• The Rounds: Obamacare sinks; Medicaid battles, and proud new owners of the economy

    Real Clear Politics’ David Paul Kuhn looks at the prospects for Obamacare in the coming few years and why Obama’s definitive “achievement” is in jeopardy (court battles, legislative prospects), along with his legacy. We can only hope.

    In the New York Post, Betsy McCaughey explains how Obamacare is destroying our privacy with a new national health database:

    Section 1311 of the Obama health law says that private health plans can pay only doctors who implement whatever the federal government dictates to improve “quality.” This is the first time the federal government has asserted a broad power to control how doctors treat privately insured patients.

    In The Washington Post, George Will calls Obamacare a “travesty of constitutional lawmaking”.

    The point of [Obamacare] is cost containment. This supposedly depends on the Independent Payment Advisory Board. The IPAB, which is a perfect expression of the progressive mind, is to be composed of 15 presidential appointees empowered to reduce Medicare spending — which is 13 percent of federal spending — to certain stipulated targets. IPAB is to do this by making “proposals” or “recommendations” to limit costs by limiting reimbursements to doctors. This, inevitably, will limit available treatments — and access to care when physicians leave the Medicare system.

    Shikha Dalmia looks at the numbers to compare Obamacare with Rep. Paul Ryan’s proposal and comes to the following conclusion:

    ObamaCare is the worst thing that could happen to seniors in their old age; inaction is the next and RyanCare is the least bad. As a senior in the making, if those were my only options, I would ignore Democratic demagoguery and take RyanCare in a heartbeat. ObamaCare, however, I’d avoid like the plague.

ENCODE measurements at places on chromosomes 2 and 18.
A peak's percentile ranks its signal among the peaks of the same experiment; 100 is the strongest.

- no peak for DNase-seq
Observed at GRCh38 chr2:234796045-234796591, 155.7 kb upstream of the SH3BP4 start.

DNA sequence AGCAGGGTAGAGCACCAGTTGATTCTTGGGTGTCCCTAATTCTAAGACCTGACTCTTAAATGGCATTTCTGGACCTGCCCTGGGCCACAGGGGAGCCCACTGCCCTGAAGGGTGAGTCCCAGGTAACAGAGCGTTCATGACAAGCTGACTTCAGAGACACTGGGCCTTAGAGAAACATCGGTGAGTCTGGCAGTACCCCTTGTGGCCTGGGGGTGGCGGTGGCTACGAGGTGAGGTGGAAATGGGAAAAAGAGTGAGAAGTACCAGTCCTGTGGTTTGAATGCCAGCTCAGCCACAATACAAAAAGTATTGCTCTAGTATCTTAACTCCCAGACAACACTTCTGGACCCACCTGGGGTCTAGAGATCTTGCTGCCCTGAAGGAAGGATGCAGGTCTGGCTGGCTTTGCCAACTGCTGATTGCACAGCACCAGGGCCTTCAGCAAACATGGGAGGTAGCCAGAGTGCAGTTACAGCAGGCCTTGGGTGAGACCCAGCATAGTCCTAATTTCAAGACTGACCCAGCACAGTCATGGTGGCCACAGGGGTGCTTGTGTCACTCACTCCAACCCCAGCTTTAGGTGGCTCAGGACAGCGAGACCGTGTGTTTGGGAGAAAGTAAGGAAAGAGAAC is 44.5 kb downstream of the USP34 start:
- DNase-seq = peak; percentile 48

Obamacare continues to sink in the court of public opinion. Keith Koffler points to a new Rasmussen poll:

    The survey of likely voters finds that 54 percent at least somewhat favor repeal of the health care law while 35 percent are at least somewhat opposed. And the passion is with the opponents. Some 41 percent strongly favor appeal compared to 28 percent strongly oppose it…. Obamacare remains a political weakness for Obama, and not one he is likely to solve before Election Day.

    This week, 29 GOP governors joined together to call for relaxation of federal rules on Medicaid spending.

    Across the country, governors are concerned about the burgeoning cost of Medicaid, which in fiscal 2010 consumed nearly 22 percent of state budgets, according the National Association of State Budget Officers. That’s larger than what states spent on K-12 public schools.

    More on Medicare: Politico reports that Senate Democrats are having a tough time resisting GOP efforts to reform and save the program.

    Economist Lawrence B. Lindsey does a great job in the Weekly Standard explaining the financial straightjacket America finds itself in.

    Right now, thanks in large part to Federal Reserve policy, Uncle Sam can borrow at an average cost of just 2.5 percent. The average borrowing cost over the last three decades was 5.7 percent. Our debt is now $14 trillion and scheduled to grow to $25 trillion by the end of the decade. If interest rates normalize over that period, the added interest costs in 2021 alone will be $800 billion—more than 20 times the mere $37 billion in budget cuts that tore up Congress in March… we are stuck in a world in which the Fed must keep rates artificially low in order to prevent a budget disaster.

    Read Lindsey’s full article, where he deftly dissects the structural issues with Medicare and Medicaid.

    Patrick Buchanan likens the Obama Administration’s position to that of France early in World War II when the Germans smashed their initial defenses and had no reserves to call upon:

    The Obama administration… has drawn and played all its cards: the $800 billion stimulus bill, three straight deficits averaging $1.4 trillion, the Federal Reserve’s mass purchases of bad paper from the world’s banks, and QE2, the monthly purchase of $100 billion in Treasury bills that ends June 30. Yet, from the numbers that came in from May, Obama looks to be holding a losing hand. The anemic growth of the first quarter of 2011 seems to have stalled, and the prospect of a double-dip recession looms.

    About one of those cards played, President Obama chuckled that “Shovel-ready was not as shovel-ready as we expected” when asked about the anemic results of all his economic stimulus initiatives.

    And when DNC chief and Florida Congresswoman Debbie Wasserman Schultz stated that the Democrats now “own the economy”, Investors Business Daily agrees, and it doesn’t look good for the President or his party.

    Let’s face it. Obama and the Democrats own this economy and the destruction of our great health care system. They own the blame. The misinformed that voted for him are “on to him”. Even his once solid base is turning on him. Is there any question why our economy isn’t improving?

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